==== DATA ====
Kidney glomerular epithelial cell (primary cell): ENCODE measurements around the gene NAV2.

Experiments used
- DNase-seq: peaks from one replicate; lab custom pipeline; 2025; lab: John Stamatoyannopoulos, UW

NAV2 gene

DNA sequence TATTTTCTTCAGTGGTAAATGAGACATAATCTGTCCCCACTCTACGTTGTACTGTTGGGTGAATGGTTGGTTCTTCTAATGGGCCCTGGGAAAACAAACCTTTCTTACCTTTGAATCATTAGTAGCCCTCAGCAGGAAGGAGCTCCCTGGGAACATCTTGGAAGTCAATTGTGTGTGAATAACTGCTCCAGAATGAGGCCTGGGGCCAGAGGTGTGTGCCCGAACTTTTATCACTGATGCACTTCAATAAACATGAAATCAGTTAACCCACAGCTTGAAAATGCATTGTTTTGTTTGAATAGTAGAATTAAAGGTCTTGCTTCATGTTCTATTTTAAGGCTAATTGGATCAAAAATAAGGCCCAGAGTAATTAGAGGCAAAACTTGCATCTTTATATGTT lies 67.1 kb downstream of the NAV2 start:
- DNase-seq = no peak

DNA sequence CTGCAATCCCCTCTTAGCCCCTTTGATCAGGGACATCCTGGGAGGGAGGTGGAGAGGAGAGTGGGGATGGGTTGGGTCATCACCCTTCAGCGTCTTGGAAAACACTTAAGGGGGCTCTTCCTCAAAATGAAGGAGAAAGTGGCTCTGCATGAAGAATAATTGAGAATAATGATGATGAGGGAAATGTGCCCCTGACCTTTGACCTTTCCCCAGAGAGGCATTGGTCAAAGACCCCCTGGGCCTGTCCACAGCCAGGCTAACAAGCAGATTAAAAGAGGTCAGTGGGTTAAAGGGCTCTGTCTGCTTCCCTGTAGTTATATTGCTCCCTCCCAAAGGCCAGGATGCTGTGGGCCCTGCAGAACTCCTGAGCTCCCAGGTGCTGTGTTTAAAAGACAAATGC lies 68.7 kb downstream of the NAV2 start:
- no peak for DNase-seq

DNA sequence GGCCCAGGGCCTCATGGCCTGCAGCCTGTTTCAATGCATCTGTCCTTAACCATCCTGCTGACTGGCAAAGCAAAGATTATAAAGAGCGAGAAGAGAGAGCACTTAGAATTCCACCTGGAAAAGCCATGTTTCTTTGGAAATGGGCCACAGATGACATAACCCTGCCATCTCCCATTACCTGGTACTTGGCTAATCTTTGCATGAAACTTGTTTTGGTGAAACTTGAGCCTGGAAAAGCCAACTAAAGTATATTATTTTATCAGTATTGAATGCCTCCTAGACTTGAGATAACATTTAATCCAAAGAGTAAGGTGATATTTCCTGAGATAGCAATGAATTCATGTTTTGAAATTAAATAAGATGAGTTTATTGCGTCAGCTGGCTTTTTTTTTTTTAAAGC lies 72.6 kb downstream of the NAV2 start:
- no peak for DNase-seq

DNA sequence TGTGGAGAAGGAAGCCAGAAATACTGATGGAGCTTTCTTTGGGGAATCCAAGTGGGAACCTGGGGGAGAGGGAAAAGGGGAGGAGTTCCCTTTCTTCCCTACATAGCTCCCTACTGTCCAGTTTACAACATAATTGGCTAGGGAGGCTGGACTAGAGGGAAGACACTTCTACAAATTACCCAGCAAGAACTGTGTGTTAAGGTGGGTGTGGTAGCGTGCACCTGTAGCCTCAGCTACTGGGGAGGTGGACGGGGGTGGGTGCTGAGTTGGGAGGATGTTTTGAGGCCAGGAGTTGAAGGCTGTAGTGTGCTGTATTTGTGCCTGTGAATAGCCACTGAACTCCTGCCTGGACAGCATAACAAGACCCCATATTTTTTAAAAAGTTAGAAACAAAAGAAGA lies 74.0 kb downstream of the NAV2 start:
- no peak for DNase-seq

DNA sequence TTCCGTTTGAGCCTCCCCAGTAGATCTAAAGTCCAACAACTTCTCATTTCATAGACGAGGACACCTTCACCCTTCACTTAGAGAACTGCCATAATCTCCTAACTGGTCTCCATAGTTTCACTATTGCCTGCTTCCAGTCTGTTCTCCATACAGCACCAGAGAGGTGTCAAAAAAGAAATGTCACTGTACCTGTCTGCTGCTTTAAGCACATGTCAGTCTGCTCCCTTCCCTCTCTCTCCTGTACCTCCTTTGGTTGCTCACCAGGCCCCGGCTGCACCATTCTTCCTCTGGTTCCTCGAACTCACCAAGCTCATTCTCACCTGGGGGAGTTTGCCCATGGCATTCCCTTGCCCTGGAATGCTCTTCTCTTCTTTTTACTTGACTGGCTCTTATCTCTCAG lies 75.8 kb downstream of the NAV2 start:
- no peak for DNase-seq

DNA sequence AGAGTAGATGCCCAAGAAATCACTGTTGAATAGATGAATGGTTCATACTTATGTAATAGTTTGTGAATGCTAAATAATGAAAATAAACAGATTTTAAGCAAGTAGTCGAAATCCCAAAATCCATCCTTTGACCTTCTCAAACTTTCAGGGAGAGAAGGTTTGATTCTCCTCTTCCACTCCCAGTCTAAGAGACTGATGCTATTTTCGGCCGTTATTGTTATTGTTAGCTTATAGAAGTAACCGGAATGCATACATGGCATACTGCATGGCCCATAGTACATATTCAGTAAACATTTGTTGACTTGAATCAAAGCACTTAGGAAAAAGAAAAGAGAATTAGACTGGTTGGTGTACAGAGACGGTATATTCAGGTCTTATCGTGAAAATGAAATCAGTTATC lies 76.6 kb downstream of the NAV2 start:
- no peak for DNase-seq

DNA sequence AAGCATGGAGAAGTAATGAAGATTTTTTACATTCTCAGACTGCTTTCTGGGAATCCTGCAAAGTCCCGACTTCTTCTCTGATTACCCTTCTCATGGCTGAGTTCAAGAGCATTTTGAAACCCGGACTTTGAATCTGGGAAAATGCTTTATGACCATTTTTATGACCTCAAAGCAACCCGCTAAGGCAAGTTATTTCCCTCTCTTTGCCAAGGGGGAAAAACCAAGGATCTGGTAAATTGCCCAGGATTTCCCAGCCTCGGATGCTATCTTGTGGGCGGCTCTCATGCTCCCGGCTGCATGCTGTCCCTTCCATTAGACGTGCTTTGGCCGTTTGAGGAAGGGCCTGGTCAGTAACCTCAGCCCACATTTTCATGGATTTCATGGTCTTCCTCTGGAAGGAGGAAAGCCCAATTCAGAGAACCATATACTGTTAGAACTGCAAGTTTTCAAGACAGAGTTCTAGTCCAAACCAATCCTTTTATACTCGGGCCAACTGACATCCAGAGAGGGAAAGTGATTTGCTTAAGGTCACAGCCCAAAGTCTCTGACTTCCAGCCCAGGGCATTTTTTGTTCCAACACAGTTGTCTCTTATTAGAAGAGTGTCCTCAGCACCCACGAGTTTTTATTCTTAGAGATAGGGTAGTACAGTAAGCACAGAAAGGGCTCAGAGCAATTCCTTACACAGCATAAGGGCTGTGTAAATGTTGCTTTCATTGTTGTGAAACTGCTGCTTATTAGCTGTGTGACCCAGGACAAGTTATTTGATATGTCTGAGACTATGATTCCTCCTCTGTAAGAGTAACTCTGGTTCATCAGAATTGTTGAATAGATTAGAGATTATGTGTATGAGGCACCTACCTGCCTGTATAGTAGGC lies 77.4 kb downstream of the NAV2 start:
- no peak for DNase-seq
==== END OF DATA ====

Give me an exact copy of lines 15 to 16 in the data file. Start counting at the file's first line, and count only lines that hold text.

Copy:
DNA sequence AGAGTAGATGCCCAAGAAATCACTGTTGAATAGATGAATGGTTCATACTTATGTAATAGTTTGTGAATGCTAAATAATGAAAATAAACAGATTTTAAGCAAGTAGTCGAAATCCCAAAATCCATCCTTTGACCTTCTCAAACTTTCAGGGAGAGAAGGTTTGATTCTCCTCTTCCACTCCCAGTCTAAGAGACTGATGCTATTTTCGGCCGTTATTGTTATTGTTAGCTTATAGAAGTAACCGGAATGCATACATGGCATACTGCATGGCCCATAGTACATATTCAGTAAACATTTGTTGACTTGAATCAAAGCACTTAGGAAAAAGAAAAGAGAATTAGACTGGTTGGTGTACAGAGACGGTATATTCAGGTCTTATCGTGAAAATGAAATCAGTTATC lies 76.6 kb downstream of the NAV2 start:
- no peak for DNase-seq